Mike Rubbo sent me a link to this video by Ron Gabriel. It's very nicely made, and shows very dramatically the points of conflict which he saw over a brief period of time.
However, I think the way Ron himself as well as other people who have commented on the video talk about what they see is quite telling.
The discussion on Vimeo and on the blog is about "long-standing bad habits" of users of various modes, about "selfish people" and enforcement of the law.
I don't see the behaviour at this junction as being about "bad habits". What I see is simply a very badly designed junction which almost invites people to behave in the way that they do.
Dutch road junctions don't look like and work like this - they are different for a reason: it removes the conflicts and improves safety. A long-standing theme of Dutch road design is the concept of Sustainable Safety. The concept is to remove conflict so that collisions are rare and the consequences of those which remain are relatively small. Roads are made self-explanatory so that bad behaviour is reduced and the way people behave is changed. Less "enforcement" is needed when people have no reason to want to do dangerous things. This has resulted in the safest roads in the world.
The links below take you to several examples of these principles at work, some of which if adopted in New York could reduce the problems at junctions like this:
- Simultaneous Green lights for cyclists, keeping cyclists and motor vehicles apart.
- Roundabouts designed to keep modes apart.
- Avoidance of traffic lights for cyclists
- Short delays for crossing the road for cyclists and pedestrians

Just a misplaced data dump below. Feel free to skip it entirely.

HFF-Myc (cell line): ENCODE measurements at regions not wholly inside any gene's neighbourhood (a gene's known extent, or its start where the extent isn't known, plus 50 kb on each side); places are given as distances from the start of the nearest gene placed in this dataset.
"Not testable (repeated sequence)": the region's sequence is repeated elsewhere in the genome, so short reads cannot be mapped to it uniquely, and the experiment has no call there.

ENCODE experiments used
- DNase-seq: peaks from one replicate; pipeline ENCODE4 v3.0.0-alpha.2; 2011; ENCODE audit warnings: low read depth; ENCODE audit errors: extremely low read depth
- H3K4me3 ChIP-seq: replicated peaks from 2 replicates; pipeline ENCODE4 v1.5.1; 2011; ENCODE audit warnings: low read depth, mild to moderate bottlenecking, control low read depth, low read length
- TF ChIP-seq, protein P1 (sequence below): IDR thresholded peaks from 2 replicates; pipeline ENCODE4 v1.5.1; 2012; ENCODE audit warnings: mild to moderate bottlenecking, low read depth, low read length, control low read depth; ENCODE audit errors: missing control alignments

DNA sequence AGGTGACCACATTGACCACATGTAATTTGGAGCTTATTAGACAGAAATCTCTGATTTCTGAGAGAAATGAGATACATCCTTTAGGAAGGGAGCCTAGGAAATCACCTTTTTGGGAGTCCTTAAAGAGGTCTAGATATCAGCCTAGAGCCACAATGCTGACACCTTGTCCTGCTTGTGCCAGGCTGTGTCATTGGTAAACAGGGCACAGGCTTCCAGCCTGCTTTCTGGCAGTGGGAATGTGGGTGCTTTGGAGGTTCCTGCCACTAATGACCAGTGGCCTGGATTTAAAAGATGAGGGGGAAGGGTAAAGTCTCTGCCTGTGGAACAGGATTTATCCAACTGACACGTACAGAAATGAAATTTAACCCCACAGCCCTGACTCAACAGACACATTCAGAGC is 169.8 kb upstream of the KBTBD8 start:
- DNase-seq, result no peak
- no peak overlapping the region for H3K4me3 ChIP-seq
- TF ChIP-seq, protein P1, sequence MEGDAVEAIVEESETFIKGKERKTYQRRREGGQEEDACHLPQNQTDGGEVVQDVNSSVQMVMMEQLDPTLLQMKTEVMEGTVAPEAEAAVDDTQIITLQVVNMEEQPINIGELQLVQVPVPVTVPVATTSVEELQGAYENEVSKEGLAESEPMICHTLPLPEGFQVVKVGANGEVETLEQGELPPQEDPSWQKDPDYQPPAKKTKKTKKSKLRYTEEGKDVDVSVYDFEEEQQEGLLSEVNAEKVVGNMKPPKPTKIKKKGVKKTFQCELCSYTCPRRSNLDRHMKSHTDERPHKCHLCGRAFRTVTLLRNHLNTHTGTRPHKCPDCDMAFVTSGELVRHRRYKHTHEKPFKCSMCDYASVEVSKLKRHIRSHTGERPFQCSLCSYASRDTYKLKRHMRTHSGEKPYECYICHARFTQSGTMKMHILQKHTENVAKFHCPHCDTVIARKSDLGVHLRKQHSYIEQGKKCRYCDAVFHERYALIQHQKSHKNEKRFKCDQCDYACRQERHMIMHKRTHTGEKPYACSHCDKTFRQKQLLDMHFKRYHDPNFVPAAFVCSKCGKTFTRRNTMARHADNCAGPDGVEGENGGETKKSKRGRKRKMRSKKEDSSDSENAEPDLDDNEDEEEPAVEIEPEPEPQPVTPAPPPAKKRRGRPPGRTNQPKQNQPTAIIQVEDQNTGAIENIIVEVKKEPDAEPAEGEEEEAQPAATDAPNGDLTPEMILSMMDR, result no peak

- Cycle Paths to provide cyclists with their own space
- Streets which prioritize cyclists, or pedestrians, over drivers (not just back streets, but those which take the most direct route)
Quite often in other places, cyclists are singled out for more criticism than other groups. There is a reason for this. While there are sidewalks for pedestrians and roads for drivers, cyclists have no true place of their own and are left with a choice of "sharing the road" rather unequally with motor vehicles or riding illegally on the sidewalk.
Road design overall is in general rather too dominated by motor vehicles. That's certainly the case in New York, and while New Yorkers walk quite a lot, the conditions for cyclists contribute to the very low cycling rate of the city. There is an inadequate level of subjective safety for cyclists, as is quite easy to see if you watch the video.
Even amongst those who cycle in the city, few would want their children or grandparents doing the same thing.
There is a solution to this problem, but it doesn't come from maintaining the design status quo while enforcing rules. Design of infrastructure needs to change to reflect the usage which you want to have and to encourage people to behave in a safe way. It's especially important at junctions.
Mark wrote recently about junction design in the USA. Don't miss the second part.